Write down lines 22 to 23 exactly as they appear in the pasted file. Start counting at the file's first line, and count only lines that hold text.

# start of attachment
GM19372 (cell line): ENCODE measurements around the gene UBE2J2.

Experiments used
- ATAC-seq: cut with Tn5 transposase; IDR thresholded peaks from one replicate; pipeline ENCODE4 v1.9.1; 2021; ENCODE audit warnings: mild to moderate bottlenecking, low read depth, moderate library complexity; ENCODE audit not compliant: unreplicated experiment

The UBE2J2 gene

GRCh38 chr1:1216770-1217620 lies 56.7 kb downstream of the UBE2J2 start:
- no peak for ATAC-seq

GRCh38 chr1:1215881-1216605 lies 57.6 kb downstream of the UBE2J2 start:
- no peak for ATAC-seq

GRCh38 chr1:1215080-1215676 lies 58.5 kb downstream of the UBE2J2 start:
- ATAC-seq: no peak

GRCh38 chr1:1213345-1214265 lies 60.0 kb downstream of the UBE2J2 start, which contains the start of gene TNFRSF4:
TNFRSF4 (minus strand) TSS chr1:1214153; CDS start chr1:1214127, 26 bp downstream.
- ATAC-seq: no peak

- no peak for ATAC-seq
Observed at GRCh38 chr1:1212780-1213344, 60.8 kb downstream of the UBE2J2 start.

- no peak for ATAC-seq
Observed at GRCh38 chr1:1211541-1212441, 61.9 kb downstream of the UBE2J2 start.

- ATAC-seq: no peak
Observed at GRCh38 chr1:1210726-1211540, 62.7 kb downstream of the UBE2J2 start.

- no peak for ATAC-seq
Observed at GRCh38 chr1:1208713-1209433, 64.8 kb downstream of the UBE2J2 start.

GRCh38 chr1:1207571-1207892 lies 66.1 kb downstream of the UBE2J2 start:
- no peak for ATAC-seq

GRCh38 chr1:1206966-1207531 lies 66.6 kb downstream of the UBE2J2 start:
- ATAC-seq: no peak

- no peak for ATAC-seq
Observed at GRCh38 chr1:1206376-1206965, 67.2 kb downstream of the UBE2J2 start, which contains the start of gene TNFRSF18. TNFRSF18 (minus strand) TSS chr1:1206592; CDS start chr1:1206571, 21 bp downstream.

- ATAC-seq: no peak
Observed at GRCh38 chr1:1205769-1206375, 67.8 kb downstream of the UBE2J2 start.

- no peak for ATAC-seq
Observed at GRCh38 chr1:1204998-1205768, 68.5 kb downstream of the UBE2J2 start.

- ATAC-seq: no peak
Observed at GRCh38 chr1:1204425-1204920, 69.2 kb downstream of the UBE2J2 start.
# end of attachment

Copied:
GRCh38 chr1:1207571-1207892 lies 66.1 kb downstream of the UBE2J2 start:
- no peak for ATAC-seq